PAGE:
This Week in Milwaukee
Air Guitar Showdown, Semi-Twang, La Dispute and Big Head Todd and The Monsters
Friday, Dec. 25Danny Price and The Loose Change
@ Circle-A Café, 8 p.m. Danny Price looks and sings like a sailor who just received leave from a ship of the damned. When he sings, his face expresses intense concern, as if he is feeling all of the pain of those he sings about. He writes morose tales about alcoholics, sinking ships and luckless crewmen, but his jaunty songs are more Pogues
than Modest Mouse, and his band, The Loose Change, brightens them with peppy, brassy arrangements and hopeful accents of heartland Americana. The band plays an early show tonight before a 10 p.m. DJ set from Miss LaFontaine.
Saturday, Dec. 26
Air Guitar Showdown @ Stonefly Brewery, 10 p.m.
as it may sound, the popularity of the U.S. Air Guitar Championships
has led to competitions like the Milwaukee Air Guitar Showdown, now in
its third year, popping up all over the country. It’s easy enough to
understand the appeal: They let contestants feel like a rock star
without actually having to master that pesky “rock” part. Plus, they’re
kind of funny to watch. The act may be silly, but the contest isn’t a
joke. The organizers have laid out strict rules: Each contestant has 60
seconds to wow. No real instruments or backing players are allowed,
though contestants can use an air roadie, provided he or she isn’t on
stage for the performance. At this point, it’s only a matter of time
until some ESPN channel begins broadcasting these competitions.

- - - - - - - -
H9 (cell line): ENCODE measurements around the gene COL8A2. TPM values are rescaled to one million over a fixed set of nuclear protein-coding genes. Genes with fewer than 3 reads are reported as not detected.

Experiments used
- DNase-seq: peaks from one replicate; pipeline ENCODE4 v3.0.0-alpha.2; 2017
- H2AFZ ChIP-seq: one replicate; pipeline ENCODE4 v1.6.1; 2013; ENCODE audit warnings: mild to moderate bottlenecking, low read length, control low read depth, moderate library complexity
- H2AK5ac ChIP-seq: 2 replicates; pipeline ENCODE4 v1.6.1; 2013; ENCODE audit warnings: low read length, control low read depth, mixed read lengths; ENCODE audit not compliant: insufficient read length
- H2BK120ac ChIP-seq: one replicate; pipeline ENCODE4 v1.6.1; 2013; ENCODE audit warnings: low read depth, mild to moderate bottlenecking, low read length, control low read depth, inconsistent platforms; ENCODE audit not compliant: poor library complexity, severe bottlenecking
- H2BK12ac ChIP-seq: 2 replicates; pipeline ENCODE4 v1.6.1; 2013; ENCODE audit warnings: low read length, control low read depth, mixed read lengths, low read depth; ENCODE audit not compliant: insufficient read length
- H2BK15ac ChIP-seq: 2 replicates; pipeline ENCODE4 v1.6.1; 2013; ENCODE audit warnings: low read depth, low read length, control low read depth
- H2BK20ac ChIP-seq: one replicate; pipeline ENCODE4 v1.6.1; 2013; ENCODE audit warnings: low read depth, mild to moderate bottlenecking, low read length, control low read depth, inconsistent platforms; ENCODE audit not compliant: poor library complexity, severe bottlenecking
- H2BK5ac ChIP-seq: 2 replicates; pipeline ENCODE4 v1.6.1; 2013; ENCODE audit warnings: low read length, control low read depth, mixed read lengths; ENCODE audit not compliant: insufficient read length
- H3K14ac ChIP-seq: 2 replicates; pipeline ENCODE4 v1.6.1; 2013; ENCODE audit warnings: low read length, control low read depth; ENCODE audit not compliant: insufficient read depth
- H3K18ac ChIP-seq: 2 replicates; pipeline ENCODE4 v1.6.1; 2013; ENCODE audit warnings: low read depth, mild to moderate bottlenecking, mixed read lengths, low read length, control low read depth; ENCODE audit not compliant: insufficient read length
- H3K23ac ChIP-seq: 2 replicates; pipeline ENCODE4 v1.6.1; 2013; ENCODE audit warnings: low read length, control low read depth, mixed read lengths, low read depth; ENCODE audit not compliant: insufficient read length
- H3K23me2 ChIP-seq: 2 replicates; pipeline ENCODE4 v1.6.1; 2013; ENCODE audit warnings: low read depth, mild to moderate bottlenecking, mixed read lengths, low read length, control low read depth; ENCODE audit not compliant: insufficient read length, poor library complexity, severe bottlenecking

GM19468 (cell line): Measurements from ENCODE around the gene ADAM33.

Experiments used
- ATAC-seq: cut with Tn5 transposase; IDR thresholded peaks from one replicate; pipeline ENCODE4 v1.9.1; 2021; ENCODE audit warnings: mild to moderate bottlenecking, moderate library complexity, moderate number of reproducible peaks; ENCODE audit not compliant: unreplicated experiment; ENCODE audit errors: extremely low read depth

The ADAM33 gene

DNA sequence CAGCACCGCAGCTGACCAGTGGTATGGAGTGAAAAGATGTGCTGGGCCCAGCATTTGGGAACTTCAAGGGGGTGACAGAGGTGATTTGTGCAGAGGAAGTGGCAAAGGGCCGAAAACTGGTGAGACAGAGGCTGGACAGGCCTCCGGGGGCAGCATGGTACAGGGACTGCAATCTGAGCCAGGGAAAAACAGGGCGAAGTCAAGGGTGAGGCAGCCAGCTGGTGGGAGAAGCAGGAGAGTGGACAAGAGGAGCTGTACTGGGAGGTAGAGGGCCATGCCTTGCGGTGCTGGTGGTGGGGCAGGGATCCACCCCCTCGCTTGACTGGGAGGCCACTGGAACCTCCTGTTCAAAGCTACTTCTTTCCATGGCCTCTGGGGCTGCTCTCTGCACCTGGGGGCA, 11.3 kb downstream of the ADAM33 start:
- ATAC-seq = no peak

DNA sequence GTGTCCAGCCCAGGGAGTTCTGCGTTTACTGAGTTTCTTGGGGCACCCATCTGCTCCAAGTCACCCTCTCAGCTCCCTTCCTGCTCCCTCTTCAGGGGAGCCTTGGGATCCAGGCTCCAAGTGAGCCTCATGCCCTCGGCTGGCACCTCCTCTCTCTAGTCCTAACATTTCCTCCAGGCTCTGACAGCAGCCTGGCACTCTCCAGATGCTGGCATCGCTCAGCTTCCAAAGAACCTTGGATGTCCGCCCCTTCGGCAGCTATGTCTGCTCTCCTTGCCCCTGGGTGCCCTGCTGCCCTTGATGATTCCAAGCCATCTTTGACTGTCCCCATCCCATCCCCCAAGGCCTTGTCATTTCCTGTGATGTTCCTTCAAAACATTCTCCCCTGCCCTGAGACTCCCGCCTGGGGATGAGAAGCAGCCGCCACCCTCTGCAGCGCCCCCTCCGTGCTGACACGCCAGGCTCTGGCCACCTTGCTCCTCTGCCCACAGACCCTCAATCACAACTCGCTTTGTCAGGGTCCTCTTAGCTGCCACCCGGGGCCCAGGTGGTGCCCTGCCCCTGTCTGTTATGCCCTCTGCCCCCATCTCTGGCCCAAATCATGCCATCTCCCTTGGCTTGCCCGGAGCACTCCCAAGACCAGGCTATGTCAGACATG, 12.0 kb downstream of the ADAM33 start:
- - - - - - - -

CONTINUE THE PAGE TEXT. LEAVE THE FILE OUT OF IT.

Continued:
Sunday, Dec. 27
Bob Jennings Benefit @ Shank Hall, 7 p.m.
Any musician who’s ever toured long enough understands what a pain it is to have your gear stolen, so it’s no wonder that so many local musicians have rallied to support local vet Bob Jennings—a multi-instrumentalist for bands like Paul Cebar and The Milwaukeeans, Semi-Twang and Blue in the Face—after many of his instruments were recently ripped off.
Semi-Twang and Blue in the Face will be on tonight’s bill, along with The Subcontinentals, The Lackloves and Tom Schwark’s Trio du Monde. Many of those bands don’t gig much these days, so this is a rare chance to see some of Milwaukee’s deep-rooted alternative and alt-country acts.
Monday, Dec. 28
La Dispute w/ Native, Sleep Serapis Sleep, Northless, et al @ The Miramar Theatre, 1 p.m.
What better way to spend the sleepy, winter-break Monday after Christmas than at an utterly insane, marathon bill packed with excellent punk, hardcore and metal bands? La Dispute, from Grand Rapids, Mich., and Indiana’s Native headline this show, but the rest of the bill is mostly made up of locals, including Sleep Serapis Sleep, Northless, Red Knife Lottery, The Felix Culpa, Cougar Den, The Reptilian, Former Thieves, Maidens, Hail Archer, The Dynasty and others. Cover is $12, which works out to less than a dollar a band— and best of all, the show is all-ages. Let’s hope this becomes a local after-Christmas tradition.
Tuesday, Dec. 29
Rusted Root w/ Tom Fuller @ The Rave, 8 p.m.
Part of a crop of positive, feel-good jam bands to cross over to mainstream radio in the ’90s, when the current jam scene was just beginning to emerge, Rusted Root melded Grateful Dead-styled folk and Paul Simon’s ear for world music on their hit “Send Me On My Way.” That song is where the Pittsburgh band’s greater fame begins and ends, but they continue to support themselves as a popular live band, where their fusion of bluegrass, rock and world music fills a unique niche. This spring they released their sixth studio album,Stereo Rodeo.
Wednesday, Dec. 30
Big Head Todd and The Monsters @ The Rave, 8 p.m.
Like the Spin Doctors and Rusted Root, Big Head Todd and The Monsters were a jam band before their was an organized jam scene, a band that came into its own when instead of Bonnaroo there was only the H.O.R.D.E. Festival. The band still has a loyal following around their native Colorado, though, and their early-’90s hits “Bittersweet” and “Broken Hearted Savior” continue to draw faithful old fans to their live shows. The band got a boost last year when Hillary Clinton’s presidential campaign adopted one of their newer tracks, “Blue Sky,” as a campaign song. The song was almost certainly selected because of its distinctly Barack Obama-ish chorus: “Yes, you can change the world.”